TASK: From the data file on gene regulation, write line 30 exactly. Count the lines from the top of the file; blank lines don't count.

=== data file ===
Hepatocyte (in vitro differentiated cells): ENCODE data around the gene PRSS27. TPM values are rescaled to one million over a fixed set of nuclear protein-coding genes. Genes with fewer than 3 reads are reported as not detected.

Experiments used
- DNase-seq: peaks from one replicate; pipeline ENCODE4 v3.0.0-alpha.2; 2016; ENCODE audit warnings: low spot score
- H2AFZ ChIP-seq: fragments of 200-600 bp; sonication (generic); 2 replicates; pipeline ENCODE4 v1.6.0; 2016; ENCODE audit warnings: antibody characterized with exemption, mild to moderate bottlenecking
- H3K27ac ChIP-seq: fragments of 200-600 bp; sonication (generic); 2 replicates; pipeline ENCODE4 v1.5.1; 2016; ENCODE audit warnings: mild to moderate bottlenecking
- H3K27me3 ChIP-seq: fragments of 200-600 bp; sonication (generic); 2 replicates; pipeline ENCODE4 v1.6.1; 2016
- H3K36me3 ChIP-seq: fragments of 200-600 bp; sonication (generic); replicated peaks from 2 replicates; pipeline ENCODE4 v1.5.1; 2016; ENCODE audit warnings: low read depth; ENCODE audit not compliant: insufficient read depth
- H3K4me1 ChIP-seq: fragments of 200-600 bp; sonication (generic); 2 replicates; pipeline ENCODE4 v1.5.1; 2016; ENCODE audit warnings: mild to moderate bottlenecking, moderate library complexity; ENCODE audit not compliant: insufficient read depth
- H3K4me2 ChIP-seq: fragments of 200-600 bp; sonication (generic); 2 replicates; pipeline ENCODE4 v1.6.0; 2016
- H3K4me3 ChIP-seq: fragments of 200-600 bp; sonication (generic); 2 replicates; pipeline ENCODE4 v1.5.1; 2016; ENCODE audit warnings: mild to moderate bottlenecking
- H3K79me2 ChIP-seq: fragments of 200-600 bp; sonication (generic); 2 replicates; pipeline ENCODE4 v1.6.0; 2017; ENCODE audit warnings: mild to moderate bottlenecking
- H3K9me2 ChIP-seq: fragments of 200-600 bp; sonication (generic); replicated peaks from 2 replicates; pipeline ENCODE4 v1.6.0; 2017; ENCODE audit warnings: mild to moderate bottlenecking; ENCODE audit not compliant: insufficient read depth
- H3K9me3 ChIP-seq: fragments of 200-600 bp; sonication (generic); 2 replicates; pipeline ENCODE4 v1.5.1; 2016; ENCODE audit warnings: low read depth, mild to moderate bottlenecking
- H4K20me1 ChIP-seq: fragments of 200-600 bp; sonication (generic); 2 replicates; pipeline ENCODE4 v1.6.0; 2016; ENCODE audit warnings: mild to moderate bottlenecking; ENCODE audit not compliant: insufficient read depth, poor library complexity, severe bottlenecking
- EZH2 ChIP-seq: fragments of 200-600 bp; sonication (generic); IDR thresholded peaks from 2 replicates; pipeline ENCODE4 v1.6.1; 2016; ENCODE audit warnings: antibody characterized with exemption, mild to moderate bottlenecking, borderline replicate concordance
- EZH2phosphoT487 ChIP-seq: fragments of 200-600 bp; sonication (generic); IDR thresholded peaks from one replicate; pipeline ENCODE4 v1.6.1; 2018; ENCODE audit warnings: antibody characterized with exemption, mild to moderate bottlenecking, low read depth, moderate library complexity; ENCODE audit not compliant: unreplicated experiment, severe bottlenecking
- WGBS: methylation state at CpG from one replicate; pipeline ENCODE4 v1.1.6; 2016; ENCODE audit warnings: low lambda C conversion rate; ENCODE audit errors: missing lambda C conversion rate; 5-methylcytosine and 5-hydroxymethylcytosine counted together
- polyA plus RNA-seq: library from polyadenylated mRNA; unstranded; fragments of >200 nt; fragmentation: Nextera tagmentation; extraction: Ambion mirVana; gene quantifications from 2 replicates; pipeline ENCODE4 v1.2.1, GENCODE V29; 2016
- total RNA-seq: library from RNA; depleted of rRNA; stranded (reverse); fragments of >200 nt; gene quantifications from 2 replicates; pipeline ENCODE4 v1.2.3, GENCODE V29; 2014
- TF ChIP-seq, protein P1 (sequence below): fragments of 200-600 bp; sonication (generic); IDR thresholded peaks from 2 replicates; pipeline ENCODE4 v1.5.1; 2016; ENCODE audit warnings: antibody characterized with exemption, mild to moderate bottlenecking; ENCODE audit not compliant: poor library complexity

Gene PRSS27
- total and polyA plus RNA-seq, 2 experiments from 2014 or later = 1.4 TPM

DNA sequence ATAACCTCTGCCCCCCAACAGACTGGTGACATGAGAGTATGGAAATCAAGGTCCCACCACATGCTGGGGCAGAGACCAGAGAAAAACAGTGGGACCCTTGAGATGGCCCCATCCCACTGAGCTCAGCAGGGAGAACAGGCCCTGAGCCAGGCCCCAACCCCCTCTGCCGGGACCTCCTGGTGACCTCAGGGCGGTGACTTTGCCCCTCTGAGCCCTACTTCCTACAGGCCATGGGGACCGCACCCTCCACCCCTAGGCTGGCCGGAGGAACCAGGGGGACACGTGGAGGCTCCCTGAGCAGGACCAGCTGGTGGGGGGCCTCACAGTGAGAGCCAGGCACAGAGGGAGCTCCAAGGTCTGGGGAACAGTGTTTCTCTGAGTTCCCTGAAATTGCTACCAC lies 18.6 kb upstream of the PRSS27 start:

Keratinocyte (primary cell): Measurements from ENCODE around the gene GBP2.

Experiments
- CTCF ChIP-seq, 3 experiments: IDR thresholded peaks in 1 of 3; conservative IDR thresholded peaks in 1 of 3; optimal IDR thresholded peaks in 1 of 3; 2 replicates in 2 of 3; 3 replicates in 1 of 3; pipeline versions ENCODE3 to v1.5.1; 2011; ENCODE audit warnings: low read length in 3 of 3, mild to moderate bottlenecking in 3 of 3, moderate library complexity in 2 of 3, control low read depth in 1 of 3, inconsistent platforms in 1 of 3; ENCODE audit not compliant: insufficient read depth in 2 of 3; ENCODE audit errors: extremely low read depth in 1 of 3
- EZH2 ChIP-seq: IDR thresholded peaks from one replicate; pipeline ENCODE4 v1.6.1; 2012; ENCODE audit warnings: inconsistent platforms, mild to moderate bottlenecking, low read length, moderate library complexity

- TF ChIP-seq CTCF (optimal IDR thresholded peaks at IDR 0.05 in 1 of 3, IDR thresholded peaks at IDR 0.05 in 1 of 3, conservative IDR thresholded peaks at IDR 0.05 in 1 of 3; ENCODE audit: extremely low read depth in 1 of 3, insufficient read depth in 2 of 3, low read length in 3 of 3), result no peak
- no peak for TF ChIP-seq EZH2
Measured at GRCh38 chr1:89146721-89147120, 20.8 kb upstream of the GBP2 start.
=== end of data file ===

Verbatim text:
Measured at GRCh38 chr1:89146721-89147120, 20.8 kb upstream of the GBP2 start.